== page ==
Computer Chips Built For Speed



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Computer Chips Built For Speed

The mantra of the Technology Age is clear — the faster the better. In a world of high-speed trains, high-speed digital cameras and high-speed Internet access, the race is on for the next technological advance. But the latest BIG thing is a tiny computer chip made with copper.


This isn’t exactly new territory. IBM first caught on to the benefits of copper in 1997, when it replaced aluminum pathways with copper in some of its computer chips. Since then, Motorola, Texas Instruments, AMD, Intel and other manufacturers have taken advantage of copper’s physical properties.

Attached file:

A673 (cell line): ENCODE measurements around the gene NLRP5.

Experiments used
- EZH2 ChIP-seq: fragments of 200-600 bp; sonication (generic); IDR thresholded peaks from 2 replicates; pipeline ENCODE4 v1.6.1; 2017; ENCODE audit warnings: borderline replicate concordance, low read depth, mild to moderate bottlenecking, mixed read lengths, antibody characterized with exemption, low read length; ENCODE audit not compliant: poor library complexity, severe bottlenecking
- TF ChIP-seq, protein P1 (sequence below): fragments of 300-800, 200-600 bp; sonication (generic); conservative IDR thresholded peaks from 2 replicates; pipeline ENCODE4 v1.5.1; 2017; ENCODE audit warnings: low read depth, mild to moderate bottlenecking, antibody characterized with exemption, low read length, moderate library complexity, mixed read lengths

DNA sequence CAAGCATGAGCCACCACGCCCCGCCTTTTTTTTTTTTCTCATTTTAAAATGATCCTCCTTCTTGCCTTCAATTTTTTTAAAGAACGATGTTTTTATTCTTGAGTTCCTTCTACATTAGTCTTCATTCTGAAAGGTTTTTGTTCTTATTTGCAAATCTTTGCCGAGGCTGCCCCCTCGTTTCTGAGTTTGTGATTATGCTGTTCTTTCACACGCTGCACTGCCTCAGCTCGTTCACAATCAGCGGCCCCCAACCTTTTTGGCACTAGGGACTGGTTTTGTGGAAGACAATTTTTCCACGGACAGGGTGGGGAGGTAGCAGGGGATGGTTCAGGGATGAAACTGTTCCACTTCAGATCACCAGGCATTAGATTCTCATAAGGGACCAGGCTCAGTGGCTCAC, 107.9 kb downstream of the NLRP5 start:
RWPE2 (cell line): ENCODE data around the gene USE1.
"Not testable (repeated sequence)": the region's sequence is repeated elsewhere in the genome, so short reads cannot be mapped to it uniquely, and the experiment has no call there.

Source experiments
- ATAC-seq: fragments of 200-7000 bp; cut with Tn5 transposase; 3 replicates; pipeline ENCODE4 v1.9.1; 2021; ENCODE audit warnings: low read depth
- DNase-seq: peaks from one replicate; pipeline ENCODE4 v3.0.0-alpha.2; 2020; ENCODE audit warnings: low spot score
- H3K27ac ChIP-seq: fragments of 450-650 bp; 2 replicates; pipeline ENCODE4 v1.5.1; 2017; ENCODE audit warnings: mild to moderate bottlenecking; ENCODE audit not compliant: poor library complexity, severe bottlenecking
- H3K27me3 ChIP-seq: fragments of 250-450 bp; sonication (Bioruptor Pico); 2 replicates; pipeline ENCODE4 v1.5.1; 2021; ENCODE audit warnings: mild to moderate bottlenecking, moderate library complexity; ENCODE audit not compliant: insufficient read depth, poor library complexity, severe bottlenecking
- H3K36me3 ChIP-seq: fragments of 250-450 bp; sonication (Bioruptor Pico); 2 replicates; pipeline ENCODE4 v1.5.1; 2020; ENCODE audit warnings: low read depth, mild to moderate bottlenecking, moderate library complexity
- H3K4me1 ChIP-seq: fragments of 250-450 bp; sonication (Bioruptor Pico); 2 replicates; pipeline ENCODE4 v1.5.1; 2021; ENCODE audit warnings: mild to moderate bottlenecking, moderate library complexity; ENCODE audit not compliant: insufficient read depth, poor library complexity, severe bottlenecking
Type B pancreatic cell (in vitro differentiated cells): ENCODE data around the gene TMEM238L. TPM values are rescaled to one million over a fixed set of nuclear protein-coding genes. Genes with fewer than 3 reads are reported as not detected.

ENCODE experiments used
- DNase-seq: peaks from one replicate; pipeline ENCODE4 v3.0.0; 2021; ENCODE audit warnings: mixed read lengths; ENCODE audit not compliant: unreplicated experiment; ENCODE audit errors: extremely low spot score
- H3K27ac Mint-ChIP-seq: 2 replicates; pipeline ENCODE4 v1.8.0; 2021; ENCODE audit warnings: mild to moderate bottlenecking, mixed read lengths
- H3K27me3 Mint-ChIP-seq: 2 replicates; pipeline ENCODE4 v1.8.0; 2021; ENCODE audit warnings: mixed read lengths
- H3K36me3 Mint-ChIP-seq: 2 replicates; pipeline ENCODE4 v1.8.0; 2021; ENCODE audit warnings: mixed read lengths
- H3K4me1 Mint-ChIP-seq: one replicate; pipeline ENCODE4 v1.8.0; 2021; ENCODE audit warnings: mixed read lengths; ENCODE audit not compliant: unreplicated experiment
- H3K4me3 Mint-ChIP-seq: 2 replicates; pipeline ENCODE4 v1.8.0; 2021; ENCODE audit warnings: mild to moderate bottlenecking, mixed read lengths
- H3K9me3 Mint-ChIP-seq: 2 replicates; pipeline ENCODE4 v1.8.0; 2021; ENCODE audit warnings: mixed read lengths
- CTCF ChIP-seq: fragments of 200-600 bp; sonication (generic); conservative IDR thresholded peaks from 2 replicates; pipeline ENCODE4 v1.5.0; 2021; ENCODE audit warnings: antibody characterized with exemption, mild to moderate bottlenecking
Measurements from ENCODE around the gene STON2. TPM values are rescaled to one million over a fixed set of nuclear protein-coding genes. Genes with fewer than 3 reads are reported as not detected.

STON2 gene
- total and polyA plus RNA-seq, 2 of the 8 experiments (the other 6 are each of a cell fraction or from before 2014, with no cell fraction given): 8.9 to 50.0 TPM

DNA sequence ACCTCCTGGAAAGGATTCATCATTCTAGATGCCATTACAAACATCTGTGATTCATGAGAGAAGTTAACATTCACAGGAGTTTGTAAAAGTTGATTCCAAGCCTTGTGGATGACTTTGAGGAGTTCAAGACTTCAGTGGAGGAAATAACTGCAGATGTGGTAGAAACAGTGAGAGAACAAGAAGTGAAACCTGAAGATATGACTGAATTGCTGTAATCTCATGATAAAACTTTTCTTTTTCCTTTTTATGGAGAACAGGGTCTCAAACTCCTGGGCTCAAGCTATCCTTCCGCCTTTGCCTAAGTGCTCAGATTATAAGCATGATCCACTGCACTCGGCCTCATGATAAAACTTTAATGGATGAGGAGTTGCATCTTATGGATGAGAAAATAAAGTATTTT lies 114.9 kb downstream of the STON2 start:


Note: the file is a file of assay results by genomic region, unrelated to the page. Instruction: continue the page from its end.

Why use copper wire paths to link transistors in chips? For starters, copper caters to the need for speed. Its superior electrical conductivity allows conductors to be reduced in size, providing for greater circuit integration and shorter circuit pathways. That results in faster operating speeds and enables more than 400 million transistors to fit on a single chip — now that’s BIG.
Copper is the answer to another problem plaguing the computer industry: heat. The more components on a chip, the hotter it gets, and heat can damage electronic devices and cause data loss. Since copper dissipates heat more rapidly than aluminum, chips wired with copper can run cooler than ever before. A couple of added bonuses: chips incorporating copper, rather than aluminum, require less power to operate and are cheaper to produce.


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